Navigating Dog Food
Updated: Nov 7, 2022
Choosing dog food can be as overwhelming as it gets. Kibble from a big box brand? Trendy raw boutique food seen on Tik Tok? Scraps off your dinner plate? A single choice appropriate for all dogs isn't realistic, but Team Buddy has some tips that may help guide your decisions.
Below are some bullet points for you to consider when choosing dog food. For a deeper dive please find the two links below of science-based resources to fortify your understanding of this topic mostly encountered as claims on labels. We feel more confident trusting science instead of dizzying marketing.
Discuss food choice with your veterinarian during visits. Discuss activity level, age, weight status, and temperament to zero in on an appropriate match for your dog.
Look on label for stamp by the AAFCO (Association of American Feed Control Officials), a private organization that provides nutrition standards and label regulations for pet food. Don’t buy dog food unless you see the AAFCO’s nutritional adequacy statement attesting that the food is nutritionally sound.
Like humans, dogs require carbohydrate, fat, protein, fiber, vitamins, minerals and water. Most dog nutrition experts recommend the majority of this energy coming from carbohydrate, around 2-5% from fiber, 5.5% from fat, and 10% from protein. Older dogs may require closer to 20% protein.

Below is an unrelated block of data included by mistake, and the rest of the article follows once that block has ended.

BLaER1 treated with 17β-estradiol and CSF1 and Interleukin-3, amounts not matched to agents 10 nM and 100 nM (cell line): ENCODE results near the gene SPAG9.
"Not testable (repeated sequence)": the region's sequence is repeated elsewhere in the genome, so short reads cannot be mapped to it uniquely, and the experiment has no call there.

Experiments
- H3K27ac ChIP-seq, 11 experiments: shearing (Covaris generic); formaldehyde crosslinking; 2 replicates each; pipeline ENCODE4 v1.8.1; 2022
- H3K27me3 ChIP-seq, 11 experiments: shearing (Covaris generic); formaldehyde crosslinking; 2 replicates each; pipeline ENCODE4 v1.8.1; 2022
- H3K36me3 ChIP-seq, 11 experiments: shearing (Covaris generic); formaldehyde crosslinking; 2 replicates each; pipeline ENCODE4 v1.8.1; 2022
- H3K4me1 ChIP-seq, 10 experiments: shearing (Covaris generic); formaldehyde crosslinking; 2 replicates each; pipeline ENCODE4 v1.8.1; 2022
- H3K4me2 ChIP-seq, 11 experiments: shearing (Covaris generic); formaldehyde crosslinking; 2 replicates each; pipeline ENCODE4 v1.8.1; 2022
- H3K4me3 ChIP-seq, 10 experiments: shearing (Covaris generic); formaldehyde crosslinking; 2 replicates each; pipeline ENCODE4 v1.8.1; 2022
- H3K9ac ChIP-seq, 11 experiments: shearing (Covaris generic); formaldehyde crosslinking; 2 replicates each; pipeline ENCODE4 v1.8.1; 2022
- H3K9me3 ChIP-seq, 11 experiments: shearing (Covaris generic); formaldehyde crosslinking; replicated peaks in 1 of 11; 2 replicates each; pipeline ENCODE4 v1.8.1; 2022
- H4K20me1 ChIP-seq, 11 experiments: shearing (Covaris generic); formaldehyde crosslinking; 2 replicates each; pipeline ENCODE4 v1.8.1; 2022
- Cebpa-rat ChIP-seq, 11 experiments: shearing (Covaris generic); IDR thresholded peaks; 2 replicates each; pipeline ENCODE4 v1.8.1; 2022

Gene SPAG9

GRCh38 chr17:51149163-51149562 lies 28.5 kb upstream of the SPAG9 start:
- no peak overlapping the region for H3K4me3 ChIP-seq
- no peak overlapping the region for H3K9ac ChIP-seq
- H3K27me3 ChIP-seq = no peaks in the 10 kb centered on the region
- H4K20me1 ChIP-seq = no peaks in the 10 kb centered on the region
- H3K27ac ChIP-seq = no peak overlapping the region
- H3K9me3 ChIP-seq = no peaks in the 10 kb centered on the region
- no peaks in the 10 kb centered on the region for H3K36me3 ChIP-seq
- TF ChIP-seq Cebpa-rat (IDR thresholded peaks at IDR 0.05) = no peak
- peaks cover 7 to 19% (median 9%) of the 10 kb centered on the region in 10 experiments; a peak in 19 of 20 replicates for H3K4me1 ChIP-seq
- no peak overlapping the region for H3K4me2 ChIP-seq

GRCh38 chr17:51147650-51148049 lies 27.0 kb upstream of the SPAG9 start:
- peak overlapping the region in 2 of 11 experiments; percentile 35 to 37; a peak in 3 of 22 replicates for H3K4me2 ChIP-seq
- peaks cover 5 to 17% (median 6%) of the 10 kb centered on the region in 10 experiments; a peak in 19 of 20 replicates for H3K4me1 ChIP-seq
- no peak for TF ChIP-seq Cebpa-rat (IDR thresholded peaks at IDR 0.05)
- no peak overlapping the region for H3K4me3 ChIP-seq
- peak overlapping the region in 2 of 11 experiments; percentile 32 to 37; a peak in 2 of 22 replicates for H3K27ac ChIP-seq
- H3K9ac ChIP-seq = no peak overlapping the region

Dogs are omnivorous (unlike carnivorous cats) and can thrive on diverse foods, including a completely meatless diet.
Be weary of marketing claims of "organic" or "gourmet" as there are no regulations for these terms on pet food labels. Most of the words on dog food packaging is marketing jargon. One exception to this is the term "natural" which denotes a lack of added colors, preservatives, or flavors to dog food per the Association of American Feed Control Officials.
Match food to their life stage. Puppies require more calorically dense foods that might cause older dogs to gain weight.
Grain-free pet food has no evidence of superiority to traditional dog food. No need to pay extra unless your vet has a compelling reason to do so for your dog.
Similarly, there’s no evidence that raw-food diets are superior, and major veterinary groups oppose them because of bacterial and antibiotic resistance concerns.
A dog’s food should account for 90% of their diet, and treats can round out the remaining 10%.
A source of insight we recommend is this brochure drawn from a science-based consensus (Committee on Nutrient Requirements of Dogs and Cats) written by a committee of academic researchers. https://nap.nationalacademies.org/resource/10668/dog_nutrition_final_fix.pdf
Also see this 1-page guide (by the World Small Animal Veterinary Association Guidelines on Selecting Pet Foods), outlining wise standards to seek when choosing dog food. https://wsava.org/wp-content/uploads/2021/04/Selecting-a-pet-food-for-your-pet-updated-2021_WSAVA-Global-Nutrition-Toolkit.pdf